I was interested to read today that Former Court of Appeal judge Sir Peter Gross has been appointed to lead an independent review of the Human Rights Act 1998. A panel of 8 is expected to report its findings by next summer. The motivation? The government wants to examine whether the 1998 act - which allows UK nationals to rely on the European Convention of Human Rights (ECHR) in domestic courts - is working effectively.
The BBC article states that the panel, led by Sir Peter, “is expected to evaluate whether UK judges are being drawn into policy matters, traditionally decided by politicians”. I thought this was particularly interesting given the recent Court of Appeal decision in a judicial review claim based on the legality of the Covid-19 lock down regulations. The Court of Appeal found that the regulations were within the government’s statutory powers and did not breach ECHR. It could not be said that the government had acted irrationally given that the final decision to issue the Regulations was ultimately a political one taken following expert advice. It also found that any breaches of the Human Rights Act 1998 were either unarguable given the facts or were justified. This decision highlights the extent of the court’s role in such cases and in this particular case, it was found ultimately, to be a matter of political judgement unsuited to determination by the courts.
Anyone advising on or navigating the world of employment law will watch this review with interest. The Human Rights Act protects workers’ rights and freedoms so long as they work in the public sector. While those in the private sector are not covered by the Human Rights Act, many of these rights are incorporated into general employment law such as the Equalities Act 2010, which applies to all employees. Any decision made by an Employment Tribunal has to follow the principles set out in the Convention. In many cases, an employer has to balance the rights of the individual against its own legitimate and/or public health interests. Mandatory covid testing is one such hotly debated topic. For more comment on this, please read the recent post by my colleague Anna Dabek https://blog.anthonycollins.com/post/102gkp0/mandatory-covid-testing-the-employee-is-refusing-to-take-a-test.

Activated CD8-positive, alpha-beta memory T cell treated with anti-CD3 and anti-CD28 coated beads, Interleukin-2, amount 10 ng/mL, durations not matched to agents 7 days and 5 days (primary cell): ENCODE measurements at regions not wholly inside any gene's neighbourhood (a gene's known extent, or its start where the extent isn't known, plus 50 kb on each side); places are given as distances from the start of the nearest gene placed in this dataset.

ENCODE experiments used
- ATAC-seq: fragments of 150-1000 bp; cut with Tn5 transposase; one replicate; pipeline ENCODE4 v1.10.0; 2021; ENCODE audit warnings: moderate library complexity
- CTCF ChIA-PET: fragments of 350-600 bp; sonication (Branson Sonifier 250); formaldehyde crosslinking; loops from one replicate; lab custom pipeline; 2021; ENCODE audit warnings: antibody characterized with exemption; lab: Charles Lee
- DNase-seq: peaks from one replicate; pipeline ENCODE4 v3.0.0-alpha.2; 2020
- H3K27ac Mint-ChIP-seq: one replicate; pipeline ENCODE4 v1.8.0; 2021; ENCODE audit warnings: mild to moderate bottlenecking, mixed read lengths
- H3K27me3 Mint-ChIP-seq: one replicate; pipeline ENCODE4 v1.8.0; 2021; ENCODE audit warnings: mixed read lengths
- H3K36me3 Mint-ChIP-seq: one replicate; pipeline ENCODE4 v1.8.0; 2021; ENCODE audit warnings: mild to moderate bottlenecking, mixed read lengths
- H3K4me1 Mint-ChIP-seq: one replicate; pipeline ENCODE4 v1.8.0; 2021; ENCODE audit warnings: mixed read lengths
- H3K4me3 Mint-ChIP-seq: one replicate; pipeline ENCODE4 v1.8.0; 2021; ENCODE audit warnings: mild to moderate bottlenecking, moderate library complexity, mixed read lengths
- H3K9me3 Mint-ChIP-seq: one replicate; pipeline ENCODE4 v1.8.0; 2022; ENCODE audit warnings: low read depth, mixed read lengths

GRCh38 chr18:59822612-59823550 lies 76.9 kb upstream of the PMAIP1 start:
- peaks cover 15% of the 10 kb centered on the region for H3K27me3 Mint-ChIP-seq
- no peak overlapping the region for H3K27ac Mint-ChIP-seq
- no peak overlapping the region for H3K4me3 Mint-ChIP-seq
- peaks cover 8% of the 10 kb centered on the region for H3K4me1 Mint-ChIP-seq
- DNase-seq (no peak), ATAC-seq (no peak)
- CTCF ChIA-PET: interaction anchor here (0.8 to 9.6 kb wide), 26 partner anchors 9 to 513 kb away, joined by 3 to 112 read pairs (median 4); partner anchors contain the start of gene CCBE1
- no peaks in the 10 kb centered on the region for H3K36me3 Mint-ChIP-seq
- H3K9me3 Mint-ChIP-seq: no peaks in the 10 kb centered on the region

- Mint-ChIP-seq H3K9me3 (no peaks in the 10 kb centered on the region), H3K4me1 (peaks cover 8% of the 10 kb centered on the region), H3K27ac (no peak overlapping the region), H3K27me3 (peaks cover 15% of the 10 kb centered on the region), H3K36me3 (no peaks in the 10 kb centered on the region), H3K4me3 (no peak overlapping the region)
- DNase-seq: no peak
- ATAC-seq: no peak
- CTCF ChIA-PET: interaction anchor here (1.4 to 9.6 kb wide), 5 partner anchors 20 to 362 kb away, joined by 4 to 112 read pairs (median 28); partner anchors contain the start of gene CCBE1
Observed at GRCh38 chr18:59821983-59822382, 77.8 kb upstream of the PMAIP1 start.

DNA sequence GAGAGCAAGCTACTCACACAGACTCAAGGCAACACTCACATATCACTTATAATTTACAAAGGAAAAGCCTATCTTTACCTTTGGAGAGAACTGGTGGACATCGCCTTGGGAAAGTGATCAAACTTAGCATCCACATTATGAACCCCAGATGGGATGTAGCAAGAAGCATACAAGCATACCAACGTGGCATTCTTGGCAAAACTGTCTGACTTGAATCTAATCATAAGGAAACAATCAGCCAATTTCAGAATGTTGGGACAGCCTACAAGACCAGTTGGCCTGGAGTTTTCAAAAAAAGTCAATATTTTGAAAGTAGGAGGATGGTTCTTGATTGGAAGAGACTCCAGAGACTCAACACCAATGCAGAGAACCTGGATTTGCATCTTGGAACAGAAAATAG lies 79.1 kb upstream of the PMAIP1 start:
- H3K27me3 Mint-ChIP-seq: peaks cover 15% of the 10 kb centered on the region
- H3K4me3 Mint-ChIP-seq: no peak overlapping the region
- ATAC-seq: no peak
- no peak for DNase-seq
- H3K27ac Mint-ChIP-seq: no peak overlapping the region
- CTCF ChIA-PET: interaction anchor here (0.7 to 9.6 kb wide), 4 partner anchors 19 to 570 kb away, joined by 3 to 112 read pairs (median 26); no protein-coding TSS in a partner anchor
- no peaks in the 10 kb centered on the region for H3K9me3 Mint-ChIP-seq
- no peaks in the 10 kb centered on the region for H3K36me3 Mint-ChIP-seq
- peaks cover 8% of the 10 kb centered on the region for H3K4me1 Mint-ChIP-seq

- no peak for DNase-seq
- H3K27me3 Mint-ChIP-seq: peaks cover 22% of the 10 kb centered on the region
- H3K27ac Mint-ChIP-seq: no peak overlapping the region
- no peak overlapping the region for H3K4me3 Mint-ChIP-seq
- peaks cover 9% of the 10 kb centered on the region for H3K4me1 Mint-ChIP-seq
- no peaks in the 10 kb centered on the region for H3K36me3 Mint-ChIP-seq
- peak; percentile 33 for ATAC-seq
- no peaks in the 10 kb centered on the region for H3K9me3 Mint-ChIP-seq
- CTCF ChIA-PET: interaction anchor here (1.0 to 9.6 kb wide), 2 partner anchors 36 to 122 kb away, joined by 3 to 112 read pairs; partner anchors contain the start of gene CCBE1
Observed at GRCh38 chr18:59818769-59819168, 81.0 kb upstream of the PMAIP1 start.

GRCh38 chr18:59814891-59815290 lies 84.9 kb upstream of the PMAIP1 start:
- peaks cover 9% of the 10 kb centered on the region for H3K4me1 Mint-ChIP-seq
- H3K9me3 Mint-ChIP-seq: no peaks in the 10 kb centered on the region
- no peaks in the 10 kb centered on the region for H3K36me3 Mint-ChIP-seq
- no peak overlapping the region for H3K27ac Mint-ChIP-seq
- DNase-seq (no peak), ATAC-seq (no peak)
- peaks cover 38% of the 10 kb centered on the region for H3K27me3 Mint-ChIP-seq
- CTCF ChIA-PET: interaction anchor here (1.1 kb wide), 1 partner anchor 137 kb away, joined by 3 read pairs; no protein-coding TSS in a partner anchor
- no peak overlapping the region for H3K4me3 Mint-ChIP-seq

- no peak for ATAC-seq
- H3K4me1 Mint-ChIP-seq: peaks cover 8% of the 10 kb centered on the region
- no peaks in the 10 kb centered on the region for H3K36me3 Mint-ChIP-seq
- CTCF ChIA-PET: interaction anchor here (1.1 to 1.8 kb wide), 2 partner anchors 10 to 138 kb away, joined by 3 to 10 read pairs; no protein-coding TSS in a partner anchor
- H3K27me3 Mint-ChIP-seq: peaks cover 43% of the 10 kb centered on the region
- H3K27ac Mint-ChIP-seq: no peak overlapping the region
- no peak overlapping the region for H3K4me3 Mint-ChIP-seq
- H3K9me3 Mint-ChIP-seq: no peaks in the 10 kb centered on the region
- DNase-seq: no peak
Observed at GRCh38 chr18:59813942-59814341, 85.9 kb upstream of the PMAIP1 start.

While previous Conservative governments had promised to replace the Human Rights Act entirely with a new Bill of Rights, the 2019 Conservative Party manifesto said it would only be "updated". Recent Brexit negotiations have indicated that a trade and security deal would include a commitment by the government not to “materially alter the spirit” of the Human Rights Act. It remains to be seen what light this review will shed on the Human Rights Act.
The government insists it remains committed to the European Convention - which includes articles on fair trials, freedom of expression, free elections and privacy - but wants to look at its application in the UK. It says the case law of the European Court of Human Rights in Strasbourg has evolved over time and it is right to look at how British courts respond.